What is Ocular Rosacea?
Ocular rosacea is an early symptom of rosacea that affects the eyes and eyelids. It is characterized by redness and irritation of the eyes. If you feel itching of your eyes, or there is something in the eye frequently and have redness of the nose, forehead, and cheeks as well, then you should consult your doctor for ocular rosacea. Ocular rosacea may be the indication that you may later develop rosacea of the facial type.
If you are middle-aged of age between 30 to 50, or you tend to blush and flush easily, then you are more likely to get the condition.
Some home based treatments like warm compresses and washing the area around the eye with lukewarm water, including the eyelids, can help relieve the symptoms. For severe condition, oral antibiotics, typically doxycycline, may be prescribed. But there is no complete treatment for ocular rosacea and the condition may recur with the course of time.
Symptoms of Ocular Rosacea
Symptoms of ocular rosacea can precede the symptoms of rosacea of skin type, or they may develop at the same time. Symptoms of ocular rosacea are as follows:
- Dryness of the eyes
- Burning or stinging sensation in the eyes
- Itching of the eyes
- Gritty eyes or feeling of having a foreign body in your eye or eyes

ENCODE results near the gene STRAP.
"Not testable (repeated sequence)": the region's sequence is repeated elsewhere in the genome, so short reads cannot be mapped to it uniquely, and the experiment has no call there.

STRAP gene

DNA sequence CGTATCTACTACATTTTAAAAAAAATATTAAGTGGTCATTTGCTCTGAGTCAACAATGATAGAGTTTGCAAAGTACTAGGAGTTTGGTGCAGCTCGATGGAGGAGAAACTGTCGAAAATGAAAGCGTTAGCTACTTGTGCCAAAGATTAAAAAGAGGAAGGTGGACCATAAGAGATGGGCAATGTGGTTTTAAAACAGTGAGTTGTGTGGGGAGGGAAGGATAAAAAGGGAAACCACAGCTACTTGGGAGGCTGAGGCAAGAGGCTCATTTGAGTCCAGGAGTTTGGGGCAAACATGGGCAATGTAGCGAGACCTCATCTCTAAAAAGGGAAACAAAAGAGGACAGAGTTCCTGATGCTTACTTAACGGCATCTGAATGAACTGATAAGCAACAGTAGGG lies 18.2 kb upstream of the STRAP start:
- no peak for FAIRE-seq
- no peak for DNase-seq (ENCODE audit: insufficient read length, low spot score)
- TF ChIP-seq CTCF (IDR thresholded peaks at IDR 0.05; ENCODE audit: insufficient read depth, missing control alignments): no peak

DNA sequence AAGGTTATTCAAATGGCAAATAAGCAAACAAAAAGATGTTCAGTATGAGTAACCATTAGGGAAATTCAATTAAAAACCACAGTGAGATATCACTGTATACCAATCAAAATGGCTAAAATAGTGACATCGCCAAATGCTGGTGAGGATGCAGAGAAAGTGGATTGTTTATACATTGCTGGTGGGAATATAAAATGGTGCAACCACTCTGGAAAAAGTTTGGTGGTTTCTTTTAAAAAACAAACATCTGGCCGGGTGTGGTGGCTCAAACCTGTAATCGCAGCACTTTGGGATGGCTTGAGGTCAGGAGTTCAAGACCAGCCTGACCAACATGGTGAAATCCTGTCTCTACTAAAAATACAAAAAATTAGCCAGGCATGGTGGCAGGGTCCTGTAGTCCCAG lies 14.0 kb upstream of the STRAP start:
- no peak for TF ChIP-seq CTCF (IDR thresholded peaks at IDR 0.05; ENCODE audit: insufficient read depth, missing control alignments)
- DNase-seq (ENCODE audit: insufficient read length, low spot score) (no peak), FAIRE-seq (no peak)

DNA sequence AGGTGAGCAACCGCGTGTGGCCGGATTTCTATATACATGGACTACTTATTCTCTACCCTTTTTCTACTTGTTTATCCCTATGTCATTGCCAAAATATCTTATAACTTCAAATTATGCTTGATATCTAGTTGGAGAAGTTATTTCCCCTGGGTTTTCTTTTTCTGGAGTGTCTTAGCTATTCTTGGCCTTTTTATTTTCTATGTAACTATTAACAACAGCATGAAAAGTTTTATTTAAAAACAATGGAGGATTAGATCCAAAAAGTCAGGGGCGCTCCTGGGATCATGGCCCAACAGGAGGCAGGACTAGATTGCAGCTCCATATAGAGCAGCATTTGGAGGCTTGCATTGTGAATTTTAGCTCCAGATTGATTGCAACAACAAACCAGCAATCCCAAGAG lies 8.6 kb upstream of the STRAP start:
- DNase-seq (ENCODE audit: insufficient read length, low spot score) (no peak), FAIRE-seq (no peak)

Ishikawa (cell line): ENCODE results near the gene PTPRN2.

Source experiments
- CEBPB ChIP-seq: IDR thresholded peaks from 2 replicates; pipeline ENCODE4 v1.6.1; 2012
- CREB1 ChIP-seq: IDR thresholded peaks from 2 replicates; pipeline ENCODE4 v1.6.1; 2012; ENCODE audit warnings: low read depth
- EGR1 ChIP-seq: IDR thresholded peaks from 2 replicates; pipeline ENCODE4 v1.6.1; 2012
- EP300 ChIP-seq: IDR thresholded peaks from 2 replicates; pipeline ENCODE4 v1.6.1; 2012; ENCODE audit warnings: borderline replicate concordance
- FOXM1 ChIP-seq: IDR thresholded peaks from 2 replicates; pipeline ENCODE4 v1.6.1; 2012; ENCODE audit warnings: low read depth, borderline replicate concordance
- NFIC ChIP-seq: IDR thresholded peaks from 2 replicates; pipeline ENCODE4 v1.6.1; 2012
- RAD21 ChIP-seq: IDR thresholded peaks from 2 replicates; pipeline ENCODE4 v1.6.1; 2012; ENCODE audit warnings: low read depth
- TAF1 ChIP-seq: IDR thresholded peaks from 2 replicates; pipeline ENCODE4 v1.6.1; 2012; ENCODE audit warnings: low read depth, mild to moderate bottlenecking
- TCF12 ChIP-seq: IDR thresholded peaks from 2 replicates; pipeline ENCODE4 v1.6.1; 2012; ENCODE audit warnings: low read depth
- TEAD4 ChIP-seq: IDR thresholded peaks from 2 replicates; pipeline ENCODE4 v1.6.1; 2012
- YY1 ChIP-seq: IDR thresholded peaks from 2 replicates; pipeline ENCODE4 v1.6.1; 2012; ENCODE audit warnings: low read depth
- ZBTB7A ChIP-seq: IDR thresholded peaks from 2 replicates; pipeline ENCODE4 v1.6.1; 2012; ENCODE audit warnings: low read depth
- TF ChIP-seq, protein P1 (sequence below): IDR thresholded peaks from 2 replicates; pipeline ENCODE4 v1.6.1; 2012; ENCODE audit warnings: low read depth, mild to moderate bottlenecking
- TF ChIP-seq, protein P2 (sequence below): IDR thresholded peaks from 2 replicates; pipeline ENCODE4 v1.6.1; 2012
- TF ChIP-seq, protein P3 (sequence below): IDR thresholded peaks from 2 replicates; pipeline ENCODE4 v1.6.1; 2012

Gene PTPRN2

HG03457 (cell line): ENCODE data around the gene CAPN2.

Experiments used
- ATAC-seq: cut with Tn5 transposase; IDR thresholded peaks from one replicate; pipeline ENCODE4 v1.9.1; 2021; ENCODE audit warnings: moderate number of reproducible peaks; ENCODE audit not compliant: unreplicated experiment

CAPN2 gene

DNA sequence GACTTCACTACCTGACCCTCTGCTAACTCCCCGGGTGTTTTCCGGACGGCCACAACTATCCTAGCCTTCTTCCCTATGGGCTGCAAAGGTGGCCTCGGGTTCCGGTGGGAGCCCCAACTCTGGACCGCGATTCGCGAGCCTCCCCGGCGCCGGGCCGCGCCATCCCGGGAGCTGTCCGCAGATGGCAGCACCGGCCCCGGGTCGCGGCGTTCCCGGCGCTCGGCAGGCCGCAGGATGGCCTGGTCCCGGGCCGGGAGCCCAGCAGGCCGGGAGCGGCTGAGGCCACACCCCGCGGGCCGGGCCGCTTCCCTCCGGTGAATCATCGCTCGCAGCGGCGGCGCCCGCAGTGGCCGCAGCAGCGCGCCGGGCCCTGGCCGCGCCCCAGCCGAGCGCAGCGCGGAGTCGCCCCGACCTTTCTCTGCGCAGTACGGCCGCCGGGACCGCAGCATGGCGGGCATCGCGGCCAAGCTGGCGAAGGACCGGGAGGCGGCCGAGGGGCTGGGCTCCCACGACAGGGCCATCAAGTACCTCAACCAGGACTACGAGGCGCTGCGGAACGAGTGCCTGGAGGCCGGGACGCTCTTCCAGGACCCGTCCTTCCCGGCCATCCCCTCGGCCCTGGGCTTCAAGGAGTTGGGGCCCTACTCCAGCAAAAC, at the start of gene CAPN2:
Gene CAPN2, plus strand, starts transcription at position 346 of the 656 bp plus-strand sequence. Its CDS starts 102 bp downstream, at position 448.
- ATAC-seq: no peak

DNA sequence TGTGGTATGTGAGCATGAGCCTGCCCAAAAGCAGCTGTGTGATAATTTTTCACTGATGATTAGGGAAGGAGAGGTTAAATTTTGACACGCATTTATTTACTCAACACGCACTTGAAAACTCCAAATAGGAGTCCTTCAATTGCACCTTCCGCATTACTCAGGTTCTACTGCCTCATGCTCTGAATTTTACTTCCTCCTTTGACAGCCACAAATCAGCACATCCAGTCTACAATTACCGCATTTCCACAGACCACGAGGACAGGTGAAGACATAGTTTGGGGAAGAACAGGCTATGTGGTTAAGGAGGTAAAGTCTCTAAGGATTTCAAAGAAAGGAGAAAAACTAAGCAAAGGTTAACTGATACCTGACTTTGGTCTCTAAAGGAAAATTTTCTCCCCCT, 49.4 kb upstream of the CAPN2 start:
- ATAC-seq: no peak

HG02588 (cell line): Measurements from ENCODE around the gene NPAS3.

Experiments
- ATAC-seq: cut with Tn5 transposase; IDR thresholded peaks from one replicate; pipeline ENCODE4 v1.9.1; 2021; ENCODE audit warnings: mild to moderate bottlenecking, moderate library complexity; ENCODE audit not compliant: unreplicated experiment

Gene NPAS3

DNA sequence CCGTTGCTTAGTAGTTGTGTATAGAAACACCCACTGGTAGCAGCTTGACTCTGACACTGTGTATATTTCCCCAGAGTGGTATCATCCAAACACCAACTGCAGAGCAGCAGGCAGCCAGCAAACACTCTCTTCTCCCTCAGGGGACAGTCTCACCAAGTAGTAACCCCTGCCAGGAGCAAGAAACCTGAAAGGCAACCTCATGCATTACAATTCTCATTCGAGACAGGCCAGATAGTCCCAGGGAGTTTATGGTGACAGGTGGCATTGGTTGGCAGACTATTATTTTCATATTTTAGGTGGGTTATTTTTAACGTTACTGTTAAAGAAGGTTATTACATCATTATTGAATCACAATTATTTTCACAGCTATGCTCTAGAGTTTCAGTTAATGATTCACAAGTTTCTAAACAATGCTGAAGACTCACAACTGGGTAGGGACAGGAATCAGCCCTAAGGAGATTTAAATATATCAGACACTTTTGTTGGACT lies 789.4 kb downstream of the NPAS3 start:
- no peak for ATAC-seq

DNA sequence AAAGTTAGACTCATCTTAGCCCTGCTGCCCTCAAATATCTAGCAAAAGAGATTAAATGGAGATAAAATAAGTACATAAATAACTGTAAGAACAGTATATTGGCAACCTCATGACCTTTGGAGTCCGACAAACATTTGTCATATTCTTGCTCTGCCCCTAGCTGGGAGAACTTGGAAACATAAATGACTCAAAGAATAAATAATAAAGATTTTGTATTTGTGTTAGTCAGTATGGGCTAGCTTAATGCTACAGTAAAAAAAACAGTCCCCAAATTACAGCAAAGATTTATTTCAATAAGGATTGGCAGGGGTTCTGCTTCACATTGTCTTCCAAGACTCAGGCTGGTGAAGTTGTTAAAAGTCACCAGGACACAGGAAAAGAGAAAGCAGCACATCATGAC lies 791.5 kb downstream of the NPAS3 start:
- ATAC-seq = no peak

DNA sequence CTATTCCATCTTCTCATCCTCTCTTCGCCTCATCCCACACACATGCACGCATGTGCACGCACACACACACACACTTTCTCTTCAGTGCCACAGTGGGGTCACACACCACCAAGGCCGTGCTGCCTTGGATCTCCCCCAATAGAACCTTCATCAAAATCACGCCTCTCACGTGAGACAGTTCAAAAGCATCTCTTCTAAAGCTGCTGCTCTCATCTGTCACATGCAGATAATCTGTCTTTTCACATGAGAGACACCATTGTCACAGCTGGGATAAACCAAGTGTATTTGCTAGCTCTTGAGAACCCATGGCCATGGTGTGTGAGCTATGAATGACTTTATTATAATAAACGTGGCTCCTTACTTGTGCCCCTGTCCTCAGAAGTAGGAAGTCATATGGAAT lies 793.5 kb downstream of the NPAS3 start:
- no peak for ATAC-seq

- Obscure vision
- Sensitive to light
- Redness of eyes
- Dilation of small blood vessels on the white part of the eye
- Swollen eyelids
Causes of Ocular Rosacea
Like the skin rosacea, the exact cause of ocular rosacea is unknown. Some factors may trigger the conditions. These are:
Immunological factors – Cathelicidins are the anti-microbial molecule produced by your innate immune system responsible for the body’s ability to fight against foreign bodies. Some research suggests that this protective substance may cause rosacea flare-ups due to the involvement of factors such as heat, exposure to the sun’s ultraviolet light and microorganisms such as Demodex folliculorum.
Micro-organisms on the skin surface – Bacteria may also cause ocular rosacea. Bacterial lipases may release toxic free fatty acids and glycerides from lipids secreted by meibomian glands that can cause inflammation.
Blocked glands in the eyelids – Blockage of meibomian glands lead to reduced tear film lipid layer, tear film instability and tear hyperosmolarity.
Eyelash mites – The normal inhabitants of eyelash follicles, Demodex mites may cause inflammation in ocular rosacea.
Environmental factors – Some other environmental factors may also aggravate rosacea and ocular rosacea. Some of these factors include:
- Hot or spicy foods or beverages
- Very hot or cold climate
- Strenuous exercise
- Medications like cortisone creams and drugs that dilate blood vessels
Treatment of Ocular Rosacea
Ocular rosacea can be controlled with simple eye care routine and medication. Antibiotics can be used if the home based treatments don’t work for you.
Hot compresses can relieve you from irtdigiritation as they flux the thick meibomian gland secretion. Mild cleaning solutions such as dilute baby shampoo or eyelid scrubs can be applied to the eyelids to clear the debris.
Artificial tears can frequently be used many times a day. They soothe the eyes as it lubricates the eyelids.
Your doctor may prescribe you oral antibiotics, such as tetracycline, doxycycline, erythromycin and minocycline if daily eye routine doesn’t seem to give you relief. For severe cases, you may need to take antibiotics for the longer time.